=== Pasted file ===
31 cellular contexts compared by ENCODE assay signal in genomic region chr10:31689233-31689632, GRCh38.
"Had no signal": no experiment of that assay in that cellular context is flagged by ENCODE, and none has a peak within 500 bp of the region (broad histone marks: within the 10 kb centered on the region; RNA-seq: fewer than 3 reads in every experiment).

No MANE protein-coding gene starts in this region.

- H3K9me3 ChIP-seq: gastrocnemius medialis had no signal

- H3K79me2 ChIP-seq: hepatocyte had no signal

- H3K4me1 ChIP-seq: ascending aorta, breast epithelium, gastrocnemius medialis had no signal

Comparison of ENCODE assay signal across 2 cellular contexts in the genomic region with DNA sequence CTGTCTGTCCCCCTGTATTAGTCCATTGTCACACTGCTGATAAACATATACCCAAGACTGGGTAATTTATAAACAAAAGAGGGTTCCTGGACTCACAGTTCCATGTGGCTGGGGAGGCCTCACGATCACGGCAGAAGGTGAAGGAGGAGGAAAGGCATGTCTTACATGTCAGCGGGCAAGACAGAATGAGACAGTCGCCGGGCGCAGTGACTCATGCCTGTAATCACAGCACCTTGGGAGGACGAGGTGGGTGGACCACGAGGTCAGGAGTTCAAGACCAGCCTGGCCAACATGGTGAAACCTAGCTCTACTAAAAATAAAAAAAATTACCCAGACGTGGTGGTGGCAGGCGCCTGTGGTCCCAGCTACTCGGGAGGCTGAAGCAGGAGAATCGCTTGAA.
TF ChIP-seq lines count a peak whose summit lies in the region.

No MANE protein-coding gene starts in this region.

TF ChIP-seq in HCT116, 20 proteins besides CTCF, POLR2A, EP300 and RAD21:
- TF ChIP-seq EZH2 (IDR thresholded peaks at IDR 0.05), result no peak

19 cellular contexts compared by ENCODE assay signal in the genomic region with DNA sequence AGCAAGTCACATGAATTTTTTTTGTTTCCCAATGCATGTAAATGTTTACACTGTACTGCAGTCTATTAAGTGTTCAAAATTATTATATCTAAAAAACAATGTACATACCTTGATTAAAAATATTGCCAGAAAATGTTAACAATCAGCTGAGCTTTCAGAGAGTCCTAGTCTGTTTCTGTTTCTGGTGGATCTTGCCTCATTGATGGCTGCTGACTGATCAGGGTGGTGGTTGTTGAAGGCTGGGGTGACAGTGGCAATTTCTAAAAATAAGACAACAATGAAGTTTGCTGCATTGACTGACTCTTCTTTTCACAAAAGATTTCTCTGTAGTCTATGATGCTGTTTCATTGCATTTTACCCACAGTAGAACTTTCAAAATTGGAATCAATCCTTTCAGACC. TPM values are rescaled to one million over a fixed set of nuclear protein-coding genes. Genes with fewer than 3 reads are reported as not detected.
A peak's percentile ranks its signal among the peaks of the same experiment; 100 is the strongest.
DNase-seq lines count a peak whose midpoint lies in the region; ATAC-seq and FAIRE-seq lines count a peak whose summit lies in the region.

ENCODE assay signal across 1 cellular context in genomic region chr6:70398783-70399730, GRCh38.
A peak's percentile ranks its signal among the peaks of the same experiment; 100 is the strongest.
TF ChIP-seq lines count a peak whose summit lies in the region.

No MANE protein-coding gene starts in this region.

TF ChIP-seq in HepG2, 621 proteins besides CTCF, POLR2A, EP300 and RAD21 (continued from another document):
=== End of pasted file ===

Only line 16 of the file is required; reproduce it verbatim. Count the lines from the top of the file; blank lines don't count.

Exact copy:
A peak's percentile ranks its signal among the peaks of the same experiment; 100 is the strongest.